Printerinks discuss how destroying printers can help anger management.
We’re sorry to say that a printer is rarely the most beloved device in a home or office. In fact, it’s often the most hated. Although the situation has improved dramatically in the last decade, printers are traditionally perceived as loud, expensive, complicated, and – worst of all – prone to malfunction exactly at the moment when you most need them to work. Running late for a meeting? Printer jam. Need to get that boarding pass in a hurry? Out of ink.
So it’s no surprise that, when looking for something t to take out one’s work-related stress upon, the office printer is the most fantasised about object. This unhappy fantasy was made real in the 1999 cult classic movie Office Space. In a famous slow motion scene, three office workers brutally destroy their malfunctioning printer using baseball bats. Tough viewing for anyone who happens to rather like printers!
Today, with work stress levels on the rise, organisations are searching for new ways to help employees manage their anger in less harmless and more helpful ways. And, thanks to a big change in how offices use printers (many now use much less paper, and most have upgraded to much higher functioning devices), there’s a vast number of ‘old school’ printers going spare. The result? A growing trend in violent printer destruction, all in the name of anger management.
The Wall Street Journal has recently reported on this printer-bashing trend. According to their extensive research, it takes “at least 10 good whacks to really get the best of a printer”.
The provision of this kind of ‘let it out’ anger management facilities is seeing widespread growth – they’re most commonly known as ‘Rage Rooms’. For example, at “Battle Sports in Toronto, rates begin at $45 Canadian for a 45-minute smashing session that includes a printer. The year-old company goes through at least 15 printers a week, and saves the biggest machines it can scavenge for corporate parties.”
Although other items are offered for destruction (including plates and furniture), printers are often the most requested object in these kinds of situations. But why? According to Bob Brennan – a CEO who has been fixing printers and other technical devices for decades – printers inspire such loathing because they’re usually the last stop for a report or presentation: “When people want to be finished and it feels like the machine is just broken and mocking them, it bears the brunt of all their frustrations”.
But is this kind of explosive and expressive anger management actually a good idea? Does beating up inanimate objects make us more or less likely to handle our stress in a healthy way? This particular line of thinking is known as the ‘pressure cooker model’ and was favoured by Freud and his contemporaries. According to them, a prescription of punching up objects was a good way for patients to get the anger out of their system, freeing them up to deal with the issues causing the feelings in the first place.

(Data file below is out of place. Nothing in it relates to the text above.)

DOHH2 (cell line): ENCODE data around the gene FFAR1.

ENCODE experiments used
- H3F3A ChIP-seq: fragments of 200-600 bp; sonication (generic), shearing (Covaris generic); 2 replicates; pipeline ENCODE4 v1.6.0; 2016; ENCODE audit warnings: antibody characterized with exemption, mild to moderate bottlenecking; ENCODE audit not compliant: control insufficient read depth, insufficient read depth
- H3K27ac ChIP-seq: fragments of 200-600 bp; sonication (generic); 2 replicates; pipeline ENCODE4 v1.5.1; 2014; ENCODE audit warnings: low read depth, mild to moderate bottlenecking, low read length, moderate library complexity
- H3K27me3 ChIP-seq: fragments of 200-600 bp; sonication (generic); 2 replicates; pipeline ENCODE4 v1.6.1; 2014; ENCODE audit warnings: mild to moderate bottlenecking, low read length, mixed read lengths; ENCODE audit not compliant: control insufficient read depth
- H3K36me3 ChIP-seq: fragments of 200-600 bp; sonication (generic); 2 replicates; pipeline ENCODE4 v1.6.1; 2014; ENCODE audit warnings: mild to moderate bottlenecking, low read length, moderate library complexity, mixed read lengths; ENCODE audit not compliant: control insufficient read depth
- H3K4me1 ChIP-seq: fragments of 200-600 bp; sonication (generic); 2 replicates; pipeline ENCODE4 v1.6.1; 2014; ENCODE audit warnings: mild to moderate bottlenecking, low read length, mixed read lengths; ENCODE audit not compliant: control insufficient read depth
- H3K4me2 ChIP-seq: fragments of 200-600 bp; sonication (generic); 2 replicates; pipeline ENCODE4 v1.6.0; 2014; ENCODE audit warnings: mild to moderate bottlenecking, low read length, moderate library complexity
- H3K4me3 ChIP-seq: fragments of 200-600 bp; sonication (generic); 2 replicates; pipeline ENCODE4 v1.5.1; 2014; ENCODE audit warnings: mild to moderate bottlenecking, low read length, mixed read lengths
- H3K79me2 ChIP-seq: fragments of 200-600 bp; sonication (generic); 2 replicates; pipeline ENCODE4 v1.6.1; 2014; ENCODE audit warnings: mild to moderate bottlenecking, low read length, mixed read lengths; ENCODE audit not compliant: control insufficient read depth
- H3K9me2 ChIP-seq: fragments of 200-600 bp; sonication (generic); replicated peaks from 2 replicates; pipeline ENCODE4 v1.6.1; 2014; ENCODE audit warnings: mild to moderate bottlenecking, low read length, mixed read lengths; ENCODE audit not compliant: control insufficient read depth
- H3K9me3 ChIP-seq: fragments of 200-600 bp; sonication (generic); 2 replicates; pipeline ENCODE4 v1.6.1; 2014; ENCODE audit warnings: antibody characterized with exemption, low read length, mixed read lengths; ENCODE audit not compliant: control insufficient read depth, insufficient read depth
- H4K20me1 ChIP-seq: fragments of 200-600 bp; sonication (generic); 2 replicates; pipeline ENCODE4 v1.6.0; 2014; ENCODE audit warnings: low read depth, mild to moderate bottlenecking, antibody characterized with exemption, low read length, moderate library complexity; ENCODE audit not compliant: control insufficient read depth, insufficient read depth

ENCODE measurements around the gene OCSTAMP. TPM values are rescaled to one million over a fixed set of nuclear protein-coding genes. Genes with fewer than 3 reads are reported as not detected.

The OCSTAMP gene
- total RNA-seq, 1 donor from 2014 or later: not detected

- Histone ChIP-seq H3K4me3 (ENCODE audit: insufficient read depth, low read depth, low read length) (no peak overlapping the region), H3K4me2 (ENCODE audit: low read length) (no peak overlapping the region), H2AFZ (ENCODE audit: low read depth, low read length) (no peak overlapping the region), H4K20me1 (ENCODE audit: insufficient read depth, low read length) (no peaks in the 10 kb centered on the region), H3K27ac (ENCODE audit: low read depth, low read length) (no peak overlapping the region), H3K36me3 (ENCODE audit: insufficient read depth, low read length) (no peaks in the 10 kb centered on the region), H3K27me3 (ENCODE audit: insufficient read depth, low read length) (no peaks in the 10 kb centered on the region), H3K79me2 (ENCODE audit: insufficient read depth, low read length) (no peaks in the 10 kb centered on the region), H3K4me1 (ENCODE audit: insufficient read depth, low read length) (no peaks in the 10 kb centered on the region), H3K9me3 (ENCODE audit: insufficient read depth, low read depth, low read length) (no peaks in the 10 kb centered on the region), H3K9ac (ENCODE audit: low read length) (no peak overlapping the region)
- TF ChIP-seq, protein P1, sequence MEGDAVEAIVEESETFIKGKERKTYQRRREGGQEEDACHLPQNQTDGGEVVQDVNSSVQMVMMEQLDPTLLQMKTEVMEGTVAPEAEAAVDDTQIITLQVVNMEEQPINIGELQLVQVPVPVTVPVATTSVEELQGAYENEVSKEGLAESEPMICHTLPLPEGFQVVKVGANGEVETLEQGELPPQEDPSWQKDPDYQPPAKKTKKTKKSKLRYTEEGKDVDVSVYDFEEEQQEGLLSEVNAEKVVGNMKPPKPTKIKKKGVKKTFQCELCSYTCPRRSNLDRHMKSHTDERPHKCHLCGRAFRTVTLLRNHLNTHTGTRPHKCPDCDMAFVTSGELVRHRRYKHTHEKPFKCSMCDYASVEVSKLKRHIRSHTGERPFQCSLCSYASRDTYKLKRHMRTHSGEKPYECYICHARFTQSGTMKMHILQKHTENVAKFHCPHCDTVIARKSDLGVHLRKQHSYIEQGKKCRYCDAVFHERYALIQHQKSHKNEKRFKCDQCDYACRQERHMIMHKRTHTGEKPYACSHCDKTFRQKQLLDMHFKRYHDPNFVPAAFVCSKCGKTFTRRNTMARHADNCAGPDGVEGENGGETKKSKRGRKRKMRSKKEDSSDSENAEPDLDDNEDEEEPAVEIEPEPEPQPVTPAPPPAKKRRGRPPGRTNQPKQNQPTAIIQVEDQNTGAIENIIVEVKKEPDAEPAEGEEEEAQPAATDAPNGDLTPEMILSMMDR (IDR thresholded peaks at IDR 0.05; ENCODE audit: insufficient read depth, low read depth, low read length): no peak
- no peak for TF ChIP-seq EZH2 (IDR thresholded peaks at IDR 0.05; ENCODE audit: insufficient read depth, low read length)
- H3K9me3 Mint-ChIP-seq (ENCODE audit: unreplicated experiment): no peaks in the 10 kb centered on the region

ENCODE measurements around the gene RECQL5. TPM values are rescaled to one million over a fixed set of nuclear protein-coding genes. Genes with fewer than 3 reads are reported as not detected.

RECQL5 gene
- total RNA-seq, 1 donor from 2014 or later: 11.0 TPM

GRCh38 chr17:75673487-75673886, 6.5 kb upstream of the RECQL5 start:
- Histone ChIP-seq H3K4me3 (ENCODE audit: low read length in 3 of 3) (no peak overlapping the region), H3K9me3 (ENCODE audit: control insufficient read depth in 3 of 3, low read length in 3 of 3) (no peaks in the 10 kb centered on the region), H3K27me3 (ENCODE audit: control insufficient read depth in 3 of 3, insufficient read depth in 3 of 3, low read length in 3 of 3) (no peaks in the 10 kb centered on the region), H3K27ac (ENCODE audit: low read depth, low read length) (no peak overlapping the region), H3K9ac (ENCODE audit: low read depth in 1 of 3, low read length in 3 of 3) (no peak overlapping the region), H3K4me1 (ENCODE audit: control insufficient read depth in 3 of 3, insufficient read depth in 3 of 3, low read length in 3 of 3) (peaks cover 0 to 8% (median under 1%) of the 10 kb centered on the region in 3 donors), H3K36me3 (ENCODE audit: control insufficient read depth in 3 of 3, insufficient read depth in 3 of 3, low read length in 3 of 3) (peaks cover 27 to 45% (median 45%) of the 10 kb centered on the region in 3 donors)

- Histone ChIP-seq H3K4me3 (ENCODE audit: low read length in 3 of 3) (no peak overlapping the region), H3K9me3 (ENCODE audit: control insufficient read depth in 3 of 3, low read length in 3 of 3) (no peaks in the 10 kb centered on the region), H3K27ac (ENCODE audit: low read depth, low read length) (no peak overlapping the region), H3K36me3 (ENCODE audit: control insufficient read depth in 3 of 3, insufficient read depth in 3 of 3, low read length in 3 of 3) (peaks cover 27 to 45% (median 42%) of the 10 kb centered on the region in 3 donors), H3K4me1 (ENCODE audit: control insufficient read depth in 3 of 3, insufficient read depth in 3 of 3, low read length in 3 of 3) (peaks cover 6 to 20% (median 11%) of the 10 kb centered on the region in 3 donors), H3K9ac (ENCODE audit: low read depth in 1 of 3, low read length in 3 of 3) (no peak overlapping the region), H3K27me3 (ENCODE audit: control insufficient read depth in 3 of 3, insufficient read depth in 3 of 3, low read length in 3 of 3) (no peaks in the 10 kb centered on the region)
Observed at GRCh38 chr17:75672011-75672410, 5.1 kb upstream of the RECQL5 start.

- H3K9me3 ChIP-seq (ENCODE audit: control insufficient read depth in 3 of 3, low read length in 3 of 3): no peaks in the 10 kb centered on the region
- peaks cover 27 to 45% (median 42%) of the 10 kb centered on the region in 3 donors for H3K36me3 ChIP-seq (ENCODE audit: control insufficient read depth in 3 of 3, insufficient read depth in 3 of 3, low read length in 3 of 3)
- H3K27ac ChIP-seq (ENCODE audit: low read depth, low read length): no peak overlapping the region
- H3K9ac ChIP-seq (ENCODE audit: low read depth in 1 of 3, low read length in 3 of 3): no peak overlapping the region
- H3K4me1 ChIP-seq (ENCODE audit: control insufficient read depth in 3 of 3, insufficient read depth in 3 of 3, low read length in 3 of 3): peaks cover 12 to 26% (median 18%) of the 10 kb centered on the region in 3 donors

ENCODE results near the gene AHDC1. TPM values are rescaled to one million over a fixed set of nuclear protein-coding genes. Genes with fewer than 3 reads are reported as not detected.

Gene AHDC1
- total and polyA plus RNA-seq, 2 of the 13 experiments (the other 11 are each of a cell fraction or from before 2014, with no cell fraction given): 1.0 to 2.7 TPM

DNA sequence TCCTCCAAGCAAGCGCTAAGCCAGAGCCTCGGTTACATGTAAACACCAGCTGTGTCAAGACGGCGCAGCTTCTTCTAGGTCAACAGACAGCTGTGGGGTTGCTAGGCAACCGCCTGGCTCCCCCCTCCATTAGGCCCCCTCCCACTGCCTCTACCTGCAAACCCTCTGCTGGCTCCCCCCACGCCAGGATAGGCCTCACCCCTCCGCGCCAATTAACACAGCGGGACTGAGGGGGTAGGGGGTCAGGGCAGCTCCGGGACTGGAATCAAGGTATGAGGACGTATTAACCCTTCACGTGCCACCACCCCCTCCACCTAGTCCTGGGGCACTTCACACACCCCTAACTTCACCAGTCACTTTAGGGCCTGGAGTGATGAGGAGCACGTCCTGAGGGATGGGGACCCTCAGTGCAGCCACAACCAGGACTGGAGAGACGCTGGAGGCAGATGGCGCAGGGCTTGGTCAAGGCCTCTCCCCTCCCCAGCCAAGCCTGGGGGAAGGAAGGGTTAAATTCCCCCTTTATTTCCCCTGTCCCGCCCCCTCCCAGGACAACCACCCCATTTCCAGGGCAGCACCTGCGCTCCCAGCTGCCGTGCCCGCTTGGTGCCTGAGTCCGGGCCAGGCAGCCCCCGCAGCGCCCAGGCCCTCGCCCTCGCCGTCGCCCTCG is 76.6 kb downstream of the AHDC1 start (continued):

Today, this theory of anger management is challenged by concepts like meditation and mindfulness, which try to help people experience emotions (such as anger, sadness or jealousy), without becoming ruled by them. In other words, although we might feel rage towards a faulty printer, we’d be able to vent that emotion by simply ‘feeling’ it, rather than feeling forced to take action as a result of it. The more detached we are able to become from this harmful emotion, the more able we are to reduce its impact on our lives, and on the lives of those close to us.
Moreover, according to this article on Psychology Today, scientific evidence suggests that venting anger actually only makes things worse. People who regularly express their anger – even in controlled situations like the Rage Rooms described above, or during exercise or team games – are more likely to suffer from heart disease. What’s more, ‘letting our anger out’ has a secondary negative in that it actually increases our aggression towards others. Even when people believe in the catharsis of ‘letting off steam’, and even when they actively feel better as a result of it, they are still more likely to be aggressive towards others. Perhaps it makes sense to think of it like a muscle that we exercise – the more we ‘practice’ expressing our anger, the stronger our urge to do so in the future.
Either way, perhaps the bigger question is why we’re all getting so angry in the first place. What is it about our lifestyles that makes Rage Rooms a booming business, and printers such a target for physical aggression?